Creative Development

Growing a child's unique gifts.

Bully (The Film): Spoiler Alert

Are you taking your kids to see the new movie BULLY?

Seeing the movie, Bully, was jarring to my senses. It was a real-life account of how several kids (various ages) were bullied over the course of a year, and how many of the school systems ignored the problem. I was not surprised by the approach these filmmakers took to "wake up" parents, teachers and some older kids to this issue but it is not something I'll recommend young kids to see due to the language, and content. But let's consider it just a little more.

Critical review

Bully, the movie, is an important documentary that is bringing the discussion of bullying to a larger audience. Kudos to them! I know that bullying is endemic in certain schools, and by fostering a grassroots approach (asking kids to speak up, and stand up) things can certainly change for the better. I also applaud the dedication it took to follow five students around for one year and capture the actual experience of bullying; this takes guts, perseverance and focus to really want to bring this issue to light.

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Since I have worked closely with many kids on bullying issues, I also have a very critical eye on this movie. I felt it "fell short" on focusing on solutions. The idea that it takes one person to make a change is true, however sometimes speaking up is so difficult. By difficult I mean that sometimes kids will even be bullied more for telling because their bullies find out, and hit back even harder. (Obviously, this is a big problem).

But nonetheless it is critical point that kids speak up. Parents, teachers and other adults cannot keep them safe if they don't say anything. Speaking up though is a reactive approach to stopping the bullying epidemic in the United States. Solving this problem will take us (educators, parents, change-makers) to create proactive approaches too. One example would be to add classes into elementary school curriculums that teach emotional and social skills (anti-bullying behavior) and reinforce non-violent interactions.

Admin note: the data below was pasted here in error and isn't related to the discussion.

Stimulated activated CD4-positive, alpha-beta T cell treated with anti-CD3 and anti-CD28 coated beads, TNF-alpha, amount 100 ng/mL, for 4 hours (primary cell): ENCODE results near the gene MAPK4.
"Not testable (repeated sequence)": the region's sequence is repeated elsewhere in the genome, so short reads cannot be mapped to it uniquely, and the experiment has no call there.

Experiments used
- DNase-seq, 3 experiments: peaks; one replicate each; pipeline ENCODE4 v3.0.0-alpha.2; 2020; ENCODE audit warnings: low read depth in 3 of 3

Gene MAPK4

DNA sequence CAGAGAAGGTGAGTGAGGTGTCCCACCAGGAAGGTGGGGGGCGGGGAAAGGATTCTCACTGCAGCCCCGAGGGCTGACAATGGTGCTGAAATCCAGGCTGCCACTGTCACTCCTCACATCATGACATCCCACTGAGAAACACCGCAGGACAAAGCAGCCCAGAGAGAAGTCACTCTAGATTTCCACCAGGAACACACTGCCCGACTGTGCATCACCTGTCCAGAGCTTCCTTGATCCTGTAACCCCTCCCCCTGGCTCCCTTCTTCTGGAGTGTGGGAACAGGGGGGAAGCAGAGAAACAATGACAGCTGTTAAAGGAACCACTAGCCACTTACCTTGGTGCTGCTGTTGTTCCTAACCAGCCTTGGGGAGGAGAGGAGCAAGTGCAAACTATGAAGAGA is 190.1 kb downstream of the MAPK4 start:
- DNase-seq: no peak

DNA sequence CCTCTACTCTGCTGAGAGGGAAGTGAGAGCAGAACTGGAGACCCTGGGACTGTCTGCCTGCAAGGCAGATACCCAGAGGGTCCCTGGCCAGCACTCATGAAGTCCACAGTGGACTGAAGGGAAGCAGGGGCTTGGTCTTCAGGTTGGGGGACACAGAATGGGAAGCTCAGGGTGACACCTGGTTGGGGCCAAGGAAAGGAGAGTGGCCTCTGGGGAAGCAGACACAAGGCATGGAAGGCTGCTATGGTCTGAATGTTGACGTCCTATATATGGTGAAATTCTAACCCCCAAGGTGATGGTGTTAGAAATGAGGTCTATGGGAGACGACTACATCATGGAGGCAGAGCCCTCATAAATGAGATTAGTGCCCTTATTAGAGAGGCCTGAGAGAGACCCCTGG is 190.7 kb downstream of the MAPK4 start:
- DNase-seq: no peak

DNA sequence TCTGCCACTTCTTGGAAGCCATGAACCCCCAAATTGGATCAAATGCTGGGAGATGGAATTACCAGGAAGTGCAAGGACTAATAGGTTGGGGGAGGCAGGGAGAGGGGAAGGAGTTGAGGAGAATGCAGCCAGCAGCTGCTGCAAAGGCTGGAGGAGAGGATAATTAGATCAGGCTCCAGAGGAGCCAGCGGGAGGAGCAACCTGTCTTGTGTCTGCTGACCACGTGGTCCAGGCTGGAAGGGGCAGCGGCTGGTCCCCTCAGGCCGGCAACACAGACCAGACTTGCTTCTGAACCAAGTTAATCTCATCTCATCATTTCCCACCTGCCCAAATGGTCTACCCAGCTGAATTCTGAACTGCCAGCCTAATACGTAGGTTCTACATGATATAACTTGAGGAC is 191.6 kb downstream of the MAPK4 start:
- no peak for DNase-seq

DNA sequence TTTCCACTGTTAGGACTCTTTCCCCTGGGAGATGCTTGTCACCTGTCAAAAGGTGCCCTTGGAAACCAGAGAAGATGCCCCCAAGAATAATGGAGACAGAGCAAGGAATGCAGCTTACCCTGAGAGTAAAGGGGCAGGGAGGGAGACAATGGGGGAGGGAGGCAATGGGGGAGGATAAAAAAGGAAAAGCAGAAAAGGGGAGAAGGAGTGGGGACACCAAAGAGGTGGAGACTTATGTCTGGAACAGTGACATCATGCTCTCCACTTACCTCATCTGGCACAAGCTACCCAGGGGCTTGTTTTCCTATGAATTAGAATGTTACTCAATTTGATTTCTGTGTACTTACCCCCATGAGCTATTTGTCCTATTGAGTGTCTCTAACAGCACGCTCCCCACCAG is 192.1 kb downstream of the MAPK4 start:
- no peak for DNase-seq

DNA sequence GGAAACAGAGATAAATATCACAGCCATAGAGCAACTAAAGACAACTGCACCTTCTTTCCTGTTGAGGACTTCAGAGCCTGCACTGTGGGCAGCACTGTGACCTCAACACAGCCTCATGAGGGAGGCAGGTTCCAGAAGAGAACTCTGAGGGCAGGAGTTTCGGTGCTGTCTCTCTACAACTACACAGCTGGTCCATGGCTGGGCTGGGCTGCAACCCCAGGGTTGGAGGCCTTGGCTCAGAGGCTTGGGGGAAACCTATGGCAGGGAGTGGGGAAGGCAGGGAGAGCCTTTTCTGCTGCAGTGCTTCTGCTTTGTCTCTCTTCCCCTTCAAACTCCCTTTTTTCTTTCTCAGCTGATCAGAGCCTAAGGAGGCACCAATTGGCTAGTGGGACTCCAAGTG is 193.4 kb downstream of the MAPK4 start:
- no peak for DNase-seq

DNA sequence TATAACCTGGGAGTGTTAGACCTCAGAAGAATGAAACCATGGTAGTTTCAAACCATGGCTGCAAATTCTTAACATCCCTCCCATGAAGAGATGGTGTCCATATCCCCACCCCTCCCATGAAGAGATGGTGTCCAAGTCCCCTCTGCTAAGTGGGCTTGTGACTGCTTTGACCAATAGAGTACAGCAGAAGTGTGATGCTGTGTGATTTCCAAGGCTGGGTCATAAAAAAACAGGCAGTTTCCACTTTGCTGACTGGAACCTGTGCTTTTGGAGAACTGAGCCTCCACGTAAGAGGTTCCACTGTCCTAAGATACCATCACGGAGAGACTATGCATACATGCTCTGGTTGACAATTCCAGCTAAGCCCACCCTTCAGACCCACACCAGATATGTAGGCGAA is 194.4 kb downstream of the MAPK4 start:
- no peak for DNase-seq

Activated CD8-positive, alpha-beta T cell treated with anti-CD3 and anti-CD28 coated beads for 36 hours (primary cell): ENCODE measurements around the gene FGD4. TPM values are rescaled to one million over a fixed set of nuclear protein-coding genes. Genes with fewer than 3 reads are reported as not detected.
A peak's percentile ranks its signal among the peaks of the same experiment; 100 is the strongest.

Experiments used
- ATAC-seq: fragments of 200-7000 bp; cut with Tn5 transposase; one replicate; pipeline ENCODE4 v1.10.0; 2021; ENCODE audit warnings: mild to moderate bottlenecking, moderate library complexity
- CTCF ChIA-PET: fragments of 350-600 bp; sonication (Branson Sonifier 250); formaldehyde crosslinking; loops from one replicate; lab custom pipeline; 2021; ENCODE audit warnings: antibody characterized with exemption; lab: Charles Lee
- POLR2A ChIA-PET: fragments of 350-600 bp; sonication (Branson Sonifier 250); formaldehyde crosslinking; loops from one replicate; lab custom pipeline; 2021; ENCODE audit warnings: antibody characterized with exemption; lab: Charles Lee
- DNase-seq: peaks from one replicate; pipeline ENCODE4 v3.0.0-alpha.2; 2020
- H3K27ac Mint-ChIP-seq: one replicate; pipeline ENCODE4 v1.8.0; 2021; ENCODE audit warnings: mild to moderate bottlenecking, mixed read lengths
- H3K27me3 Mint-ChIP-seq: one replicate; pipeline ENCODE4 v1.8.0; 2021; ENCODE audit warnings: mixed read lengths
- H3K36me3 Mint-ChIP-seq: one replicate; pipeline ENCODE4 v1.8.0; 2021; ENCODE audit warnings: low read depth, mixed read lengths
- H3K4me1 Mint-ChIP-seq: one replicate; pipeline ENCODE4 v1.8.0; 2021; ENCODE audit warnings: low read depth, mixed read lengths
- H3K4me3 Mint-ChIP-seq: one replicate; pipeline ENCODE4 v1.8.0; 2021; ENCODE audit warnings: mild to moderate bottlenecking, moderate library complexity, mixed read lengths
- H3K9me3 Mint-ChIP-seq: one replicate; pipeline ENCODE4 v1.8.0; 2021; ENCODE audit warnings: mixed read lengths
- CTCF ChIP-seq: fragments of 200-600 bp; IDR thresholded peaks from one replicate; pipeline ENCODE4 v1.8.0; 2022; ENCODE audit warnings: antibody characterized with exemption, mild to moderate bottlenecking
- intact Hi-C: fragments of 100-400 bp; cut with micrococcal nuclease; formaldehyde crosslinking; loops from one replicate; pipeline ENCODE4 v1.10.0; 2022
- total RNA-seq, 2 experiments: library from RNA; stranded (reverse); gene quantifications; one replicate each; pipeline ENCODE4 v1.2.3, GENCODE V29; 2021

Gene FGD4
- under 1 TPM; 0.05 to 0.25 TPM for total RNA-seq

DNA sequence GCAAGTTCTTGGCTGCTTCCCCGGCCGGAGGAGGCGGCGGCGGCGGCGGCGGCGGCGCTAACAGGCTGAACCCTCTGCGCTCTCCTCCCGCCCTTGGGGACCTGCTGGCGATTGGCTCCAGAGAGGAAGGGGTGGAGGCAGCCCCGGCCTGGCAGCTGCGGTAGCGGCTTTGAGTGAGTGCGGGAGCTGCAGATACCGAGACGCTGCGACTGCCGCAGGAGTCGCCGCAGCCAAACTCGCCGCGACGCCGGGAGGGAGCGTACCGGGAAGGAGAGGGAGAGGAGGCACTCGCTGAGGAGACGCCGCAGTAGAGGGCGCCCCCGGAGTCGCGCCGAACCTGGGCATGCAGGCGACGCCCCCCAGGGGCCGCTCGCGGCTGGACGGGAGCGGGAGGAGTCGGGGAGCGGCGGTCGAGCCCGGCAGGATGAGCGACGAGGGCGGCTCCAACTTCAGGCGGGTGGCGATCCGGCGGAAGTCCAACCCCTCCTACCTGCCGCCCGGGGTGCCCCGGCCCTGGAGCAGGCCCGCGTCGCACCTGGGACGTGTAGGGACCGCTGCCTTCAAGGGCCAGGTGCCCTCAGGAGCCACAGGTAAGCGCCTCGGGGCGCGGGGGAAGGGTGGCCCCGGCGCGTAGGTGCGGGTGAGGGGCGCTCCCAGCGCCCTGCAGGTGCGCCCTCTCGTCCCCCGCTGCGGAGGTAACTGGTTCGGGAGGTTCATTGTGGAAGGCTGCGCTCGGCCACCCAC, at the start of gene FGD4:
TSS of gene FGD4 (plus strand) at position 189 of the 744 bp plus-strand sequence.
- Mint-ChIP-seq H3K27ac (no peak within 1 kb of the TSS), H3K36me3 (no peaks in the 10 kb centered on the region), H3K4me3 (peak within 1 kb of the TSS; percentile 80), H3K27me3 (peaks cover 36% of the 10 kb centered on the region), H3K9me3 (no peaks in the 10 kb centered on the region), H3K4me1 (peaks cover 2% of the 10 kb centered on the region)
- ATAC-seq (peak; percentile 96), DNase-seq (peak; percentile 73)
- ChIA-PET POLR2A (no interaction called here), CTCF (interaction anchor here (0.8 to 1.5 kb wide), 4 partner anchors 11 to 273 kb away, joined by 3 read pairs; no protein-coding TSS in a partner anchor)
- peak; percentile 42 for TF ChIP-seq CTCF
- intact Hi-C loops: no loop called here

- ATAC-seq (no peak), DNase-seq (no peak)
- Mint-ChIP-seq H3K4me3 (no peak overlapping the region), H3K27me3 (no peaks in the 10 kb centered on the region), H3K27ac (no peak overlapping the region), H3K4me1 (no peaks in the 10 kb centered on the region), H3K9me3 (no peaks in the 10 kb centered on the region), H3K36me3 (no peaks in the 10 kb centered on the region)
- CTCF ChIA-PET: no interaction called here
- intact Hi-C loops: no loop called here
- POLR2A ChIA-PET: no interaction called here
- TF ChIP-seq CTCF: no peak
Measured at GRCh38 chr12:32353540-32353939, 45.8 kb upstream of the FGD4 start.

My biggest challenge with the movie though, is that I cannot recommend it to young kids, their families and schools where bullying starts to blossom. I believe the language isn't appropriate for K-8 and that's where bullying begins. But on the bright side, perhaps this documentary will "open the door" for others like it to be made and geared toward younger audiences.

Bringing your kids

Ultimately, it's your decision on whether you bring your kids to see the movie Bully. Please know there are F-Bombs, and P-Words (slang not anatomically correct words) in the movie and some violent bullying behaviors between kids (punching, pushing, name calling). I would say it is appropriate for high school students and possibly some middle school students especially if there is a bullying problem at their school or they have bullying tendencies so they can see with their own eyes the impact. Perhaps, it will even bring them to tears like it did me; we'll see.

 

By Maureen Healy

Maureen Healy is a practicing children's emotional health expert with more than 20 years of global experience. Her new book, Growing Happy Kids: How to Foster Inner Confidence, Success and Happiness (HCI Books) is available wherever books are sold. More info: www.growinghappykids.com or @mdhealy

 

 

 

 

 

 

Maureen Healy is a popular author, speaker and expert working with parents and their highly sensitive children. 

 

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